Up until last week, I was an Uber virgin.
It’s not what you think. I haven’t been afraid of using Uber, though based on the various published news reports about poor marketing practices and bad driver behavior, I certainly could have been put off from ride-sharing. No, I haven’t used Uber because I live in Vancouver, Canada, and our city administrators and provincial officials are rare birds that haven’t been overly friendly to permitting Uber to operate in our fair city.
So Vancouverites can’t Uber unless we Uber away from home, which is precisely what I did recently while attending the TBEX Travel Blogging Conference in Fort Lauderdale, Florida. The beauty of calling up a ride at the touch of a button on my smartphone was pretty darn liberating. I loved it.
Here’s the lowdown.
- The Uber App is quick and easy to download onto your iPhone or Android device. Enter your Paypal or credit card information ahead of your first ride, and payments are just as easy to process. The technology is seamless. I loved how the App was so wonderfully convenient to use.
- Ordering a ride is as simple as typing in an address and requesting an UberX ride (Uber XL may also be an option depending on the city.) The ride-share options are shown on the GPS-enabled map, including time estimates for how close a driver is to your location. On any of my ride quotes, no driver was more than 4 minutes away – minimal waiting which is a BIG plus.
- For each driver that accepted my ‘fare’, an avatar photo appeared on my iPhone so I could identify them upon arrival. Each driver I met was polite, driving a clean car, and knew their way around town (except for the example below).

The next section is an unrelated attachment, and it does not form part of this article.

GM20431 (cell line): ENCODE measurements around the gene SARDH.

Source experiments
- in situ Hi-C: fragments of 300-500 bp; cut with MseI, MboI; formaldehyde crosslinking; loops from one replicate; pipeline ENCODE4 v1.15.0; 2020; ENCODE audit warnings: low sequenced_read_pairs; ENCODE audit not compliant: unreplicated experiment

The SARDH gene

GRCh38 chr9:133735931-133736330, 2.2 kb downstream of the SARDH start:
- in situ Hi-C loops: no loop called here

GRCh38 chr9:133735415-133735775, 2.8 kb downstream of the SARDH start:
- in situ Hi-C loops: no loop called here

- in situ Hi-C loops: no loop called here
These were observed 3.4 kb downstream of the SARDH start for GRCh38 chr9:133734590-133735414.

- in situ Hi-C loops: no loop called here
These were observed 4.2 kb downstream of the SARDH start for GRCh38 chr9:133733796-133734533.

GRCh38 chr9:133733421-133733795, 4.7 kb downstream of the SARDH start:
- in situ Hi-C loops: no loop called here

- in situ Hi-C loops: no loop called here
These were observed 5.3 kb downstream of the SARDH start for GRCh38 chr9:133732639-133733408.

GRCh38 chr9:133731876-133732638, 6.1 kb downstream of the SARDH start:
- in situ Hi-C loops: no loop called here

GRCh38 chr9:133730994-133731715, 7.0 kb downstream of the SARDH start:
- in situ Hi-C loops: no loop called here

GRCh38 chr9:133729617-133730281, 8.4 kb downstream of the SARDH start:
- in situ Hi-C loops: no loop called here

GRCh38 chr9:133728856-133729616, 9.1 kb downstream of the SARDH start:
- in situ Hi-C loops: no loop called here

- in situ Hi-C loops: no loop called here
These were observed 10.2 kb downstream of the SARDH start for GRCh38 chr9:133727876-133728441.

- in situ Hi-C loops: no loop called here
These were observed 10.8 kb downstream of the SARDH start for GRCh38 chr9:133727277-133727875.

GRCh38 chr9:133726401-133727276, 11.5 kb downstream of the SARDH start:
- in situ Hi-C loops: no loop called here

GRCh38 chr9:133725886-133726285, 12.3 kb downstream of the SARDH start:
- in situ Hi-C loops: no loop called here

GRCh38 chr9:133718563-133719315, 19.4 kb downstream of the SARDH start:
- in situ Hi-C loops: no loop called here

- You can get a fare estimate with a simple click if you’re not sure how far or expensive a ride will be. In an unfamiliar city like Fort Lauderdale, this was a super useful option in understanding destination distances and costs.
- The ride-share cost includes a Safe Rides Fee, which presumably gives the rider comfort that drivers have been vetted through criminal record checks.
- The ride-share cost is on average less than half the cost of a taxi ride. It’s affordable and makes a quality-of-life difference to many people I spoke to on my Florida trip. If you’re sharing an Uber ride, the math is even more favorable.
- Tipping is optional, and yes, I tipped each Uber driver I met.
- Some Uber drivers can’t follow GPS instructions. This doesn’t differ so much from some taxi drivers, who are also logistically (and linguistically) challenged. It can be frustrating and if travelling solo, a little worrisome if you don’t know the city you’re visiting. One driver couldn’t find our location at all, (we were at a major hotel!), and so we had to cancel our ride order. My colleague was charged for the cancellation, which did not leave a good taste.
- In some cities, texting and driving are apparently still in vogue. Obviously, this is not safe driving practice. Speak up and ensure your driver is paying attention the road, not their messages.
- In many jurisdictions, the insurance industry hasn’t caught up to the ride-sharing economy. Drivers may not be properly insured for carrying paying passengers, so there is risk involved if something bad happens. Caveat emptor – Buyer Beware.
- The jury’s out on how thorough those criminal record checks really are. Serious police checks cost time and money. One of my drivers was so new that he’d only been working for 5 days. I can’t imagine that his record check could have been terribly thorough.
- A thought: If Uber destroys the taxi industry, competition will disappear and prices will likely rise. Uber’s substantial war chest allows them to apparently subsidize the ride-share service and undercut taxis, private sedans, etc. This could become problematic if they’re the last one standing and the defacto only game in town. Could they become just like the taxi industry today – unresponsive to customer demands and improved service? It remains to be seen.
Have you used Uber? What did you think about the service? Share your comments below.